Vancouver is pushing to become the world’s greenest city, and cannabis consumers have an integral role to help the city achieve its goal. Greenhouse grown cannabis is poised to make a significant impact on electricity demands, but the rate of greenhouse adoption will rely on the decisions of customers. The unspoken environmental impact of cannabis production will surprise you.

Vancouver has laid out an ambitious agenda with the Greenest City Action Plan. Green buildings, zero waste programs, and access to nature are some targets of focus. Vancouver and BC have a rich history with the cannabis plant, and this history is undoubtedly woven into the fabric of the city. It’s logical then, for the Vancouver cannabis industry to ask how it can help the city reach its green goals.

BC Cannabis is a plant. Isn’t all cannabis green and great for the earth?

Isn’t all cannabis green and great for the earth?

Unfortunately, the answer is no. Not all cannabis is produced in the same way, and the difference in environmental impact is immense. Thriving plants and well-fuelled photosynthesis (the action of plants using light energy to make sugar (food) from carbon dioxide and water) are desired by all growers, but different methods are used to supply the plants with the inputs they need.

Some choices are minor. For example, misting and drip-line fertigation are two ways to get plants the water and nutrients they need. These methods have unique pros and cons. The choice is often made according to a grower’s preference, and the difference of environmental cost between the two is minimal.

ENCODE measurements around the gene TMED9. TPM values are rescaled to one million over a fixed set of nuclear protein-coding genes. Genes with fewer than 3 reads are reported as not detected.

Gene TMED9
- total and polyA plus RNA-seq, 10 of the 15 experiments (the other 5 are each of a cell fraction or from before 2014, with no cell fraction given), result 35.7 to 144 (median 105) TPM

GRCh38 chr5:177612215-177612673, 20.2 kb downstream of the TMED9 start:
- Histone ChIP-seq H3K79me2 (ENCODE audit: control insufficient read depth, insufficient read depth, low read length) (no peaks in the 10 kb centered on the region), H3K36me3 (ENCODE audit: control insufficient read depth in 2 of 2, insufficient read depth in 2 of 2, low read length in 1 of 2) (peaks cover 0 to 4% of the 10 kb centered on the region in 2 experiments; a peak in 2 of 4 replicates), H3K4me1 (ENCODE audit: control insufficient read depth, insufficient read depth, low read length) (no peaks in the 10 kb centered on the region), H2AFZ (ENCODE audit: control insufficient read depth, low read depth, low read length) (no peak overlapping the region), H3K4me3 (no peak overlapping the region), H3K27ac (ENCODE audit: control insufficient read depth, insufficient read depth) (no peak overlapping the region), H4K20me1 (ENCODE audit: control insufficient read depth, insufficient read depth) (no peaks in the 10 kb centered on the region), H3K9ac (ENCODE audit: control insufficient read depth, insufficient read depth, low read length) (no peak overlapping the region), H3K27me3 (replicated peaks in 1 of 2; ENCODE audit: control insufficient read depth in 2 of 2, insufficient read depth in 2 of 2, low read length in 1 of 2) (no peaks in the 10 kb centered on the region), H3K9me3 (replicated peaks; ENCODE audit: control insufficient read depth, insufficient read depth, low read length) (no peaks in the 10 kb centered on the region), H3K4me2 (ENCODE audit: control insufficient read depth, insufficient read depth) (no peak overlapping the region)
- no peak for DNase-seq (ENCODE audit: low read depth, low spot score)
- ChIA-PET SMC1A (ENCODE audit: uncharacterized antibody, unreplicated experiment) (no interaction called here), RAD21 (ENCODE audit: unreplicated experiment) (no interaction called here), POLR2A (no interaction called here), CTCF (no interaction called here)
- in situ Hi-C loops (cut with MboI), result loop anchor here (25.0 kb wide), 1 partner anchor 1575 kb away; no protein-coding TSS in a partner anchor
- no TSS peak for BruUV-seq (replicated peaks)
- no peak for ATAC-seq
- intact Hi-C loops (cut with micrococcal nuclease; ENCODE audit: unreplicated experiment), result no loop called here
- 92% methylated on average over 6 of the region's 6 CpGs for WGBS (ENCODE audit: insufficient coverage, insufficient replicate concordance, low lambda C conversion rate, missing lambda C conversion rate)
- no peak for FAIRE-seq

Other choices are major. Natural sunlight vs artificial lights are two options that can fuel a plant's photosynthesis. The difference in environmental impact between these sources is massive. Artificial lighting, and the systems needed to keep these lights cool, are both substantial consumers of electricity. Sunlight, on the other hand, is free.

At Tantalus Labs we spent long hours designing our flagship cannabis cultivation facility, SunLab, to use as few electrical lighting inputs as possible. Plant health is paramount, and creating an ideal environment in which cannabis can thrive has always been our primary goal. We looked to first principles of agricultural best practices. There’s a reason humans don’t grow tomatoes in warehouses.

The result of our problem solving led us to a cultivation system that reduces our electricity consumption by as much as 90%. Our greenhouse focus has allowed Tantalus Labs to join other leading Vancouver companies in taking the Vancouver Climate Pledge. Environmental stewardship is ingrained in our team, and we are dedicated to sustainability best practices. The vision of SunLab is one that welcomes a brighter future for cannabis.

We are not alone. Other select producers across Canada are stepping up to create infrastructure that can produce quality sungrown cannabis and reduce environmental impact. As the square footage of sungrown infrastructure increases, the ratio of cannabis produced to CO2 emitted improves. With each square foot of additional cannabis greenhouses, Canada is solidifying its place as a world leader in sustainable cannabis.

Other areas that have legalized the plant have witnessed a sharp uptick in energy consumption. Canada has the chance to leapfrog these issues and model a sustainable path forward for others.

Ask questions about where your cannabis comes from

Achieving the goal of sustainable cannabis relies on the collective advocacy of our community. Companies will produce what people want to buy. Every dollar spent becomes a voting ballot for the values of a consumer. Ask questions about where your cannabis comes from, and together we can build a sustainable future.